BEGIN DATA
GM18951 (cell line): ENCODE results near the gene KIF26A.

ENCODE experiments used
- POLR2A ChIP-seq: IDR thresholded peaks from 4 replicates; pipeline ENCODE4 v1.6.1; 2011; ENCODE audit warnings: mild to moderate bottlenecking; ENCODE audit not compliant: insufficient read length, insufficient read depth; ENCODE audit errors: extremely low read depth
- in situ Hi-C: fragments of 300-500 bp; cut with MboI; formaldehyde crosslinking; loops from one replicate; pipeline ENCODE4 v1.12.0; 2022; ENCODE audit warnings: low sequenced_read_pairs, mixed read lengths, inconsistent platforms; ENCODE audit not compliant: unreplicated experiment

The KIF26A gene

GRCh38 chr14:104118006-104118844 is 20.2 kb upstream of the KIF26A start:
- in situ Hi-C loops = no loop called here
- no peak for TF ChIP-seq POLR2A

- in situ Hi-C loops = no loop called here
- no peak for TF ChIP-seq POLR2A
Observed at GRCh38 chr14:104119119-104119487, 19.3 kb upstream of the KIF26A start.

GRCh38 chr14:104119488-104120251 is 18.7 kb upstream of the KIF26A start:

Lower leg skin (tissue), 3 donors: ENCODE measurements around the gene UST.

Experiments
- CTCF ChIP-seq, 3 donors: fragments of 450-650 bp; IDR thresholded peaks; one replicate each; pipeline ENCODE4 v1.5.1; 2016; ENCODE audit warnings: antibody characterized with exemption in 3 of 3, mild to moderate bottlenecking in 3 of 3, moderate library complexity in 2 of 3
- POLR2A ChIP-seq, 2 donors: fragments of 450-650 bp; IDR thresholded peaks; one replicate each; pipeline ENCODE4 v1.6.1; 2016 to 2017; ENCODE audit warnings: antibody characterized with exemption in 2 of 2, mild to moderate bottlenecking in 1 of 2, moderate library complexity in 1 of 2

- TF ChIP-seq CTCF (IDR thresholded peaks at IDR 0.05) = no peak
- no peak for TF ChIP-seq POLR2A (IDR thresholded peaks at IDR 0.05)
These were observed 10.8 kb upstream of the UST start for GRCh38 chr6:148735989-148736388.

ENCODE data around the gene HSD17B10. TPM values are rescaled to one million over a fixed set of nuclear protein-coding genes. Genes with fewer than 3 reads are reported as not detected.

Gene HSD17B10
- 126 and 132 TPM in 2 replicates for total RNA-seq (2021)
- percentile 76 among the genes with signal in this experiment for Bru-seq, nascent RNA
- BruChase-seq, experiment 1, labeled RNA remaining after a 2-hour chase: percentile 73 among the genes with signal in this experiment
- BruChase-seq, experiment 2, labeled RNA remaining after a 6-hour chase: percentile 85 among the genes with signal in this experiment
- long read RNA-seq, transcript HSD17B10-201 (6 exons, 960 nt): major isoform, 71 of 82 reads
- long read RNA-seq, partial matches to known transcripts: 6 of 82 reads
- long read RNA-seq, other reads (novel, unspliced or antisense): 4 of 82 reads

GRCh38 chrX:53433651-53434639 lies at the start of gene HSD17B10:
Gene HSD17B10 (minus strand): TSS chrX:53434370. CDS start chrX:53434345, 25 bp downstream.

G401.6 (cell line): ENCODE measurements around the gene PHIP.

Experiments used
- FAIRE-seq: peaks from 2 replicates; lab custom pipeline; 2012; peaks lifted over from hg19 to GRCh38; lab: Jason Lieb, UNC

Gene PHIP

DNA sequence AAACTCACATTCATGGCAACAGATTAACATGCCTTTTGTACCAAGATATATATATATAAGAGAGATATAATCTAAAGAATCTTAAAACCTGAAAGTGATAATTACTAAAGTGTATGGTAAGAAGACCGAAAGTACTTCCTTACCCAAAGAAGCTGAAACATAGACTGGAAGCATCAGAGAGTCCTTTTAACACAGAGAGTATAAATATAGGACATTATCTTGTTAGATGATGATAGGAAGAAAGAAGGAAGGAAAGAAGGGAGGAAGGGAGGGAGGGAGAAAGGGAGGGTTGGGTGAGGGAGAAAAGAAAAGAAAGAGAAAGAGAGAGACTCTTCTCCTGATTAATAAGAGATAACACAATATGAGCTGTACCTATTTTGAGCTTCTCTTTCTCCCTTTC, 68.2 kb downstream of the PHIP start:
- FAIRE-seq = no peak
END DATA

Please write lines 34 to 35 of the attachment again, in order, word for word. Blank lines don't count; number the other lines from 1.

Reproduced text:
Gene PHIP

DNA sequence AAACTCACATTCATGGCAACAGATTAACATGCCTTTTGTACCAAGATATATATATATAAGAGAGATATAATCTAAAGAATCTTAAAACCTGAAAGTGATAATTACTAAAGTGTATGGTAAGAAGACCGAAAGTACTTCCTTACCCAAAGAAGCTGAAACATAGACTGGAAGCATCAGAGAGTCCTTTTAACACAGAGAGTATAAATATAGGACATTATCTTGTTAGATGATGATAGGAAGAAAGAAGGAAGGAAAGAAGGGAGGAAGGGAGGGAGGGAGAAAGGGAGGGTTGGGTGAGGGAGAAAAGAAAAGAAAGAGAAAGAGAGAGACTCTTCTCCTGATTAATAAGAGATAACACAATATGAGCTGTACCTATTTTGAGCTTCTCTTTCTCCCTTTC, 68.2 kb downstream of the PHIP start: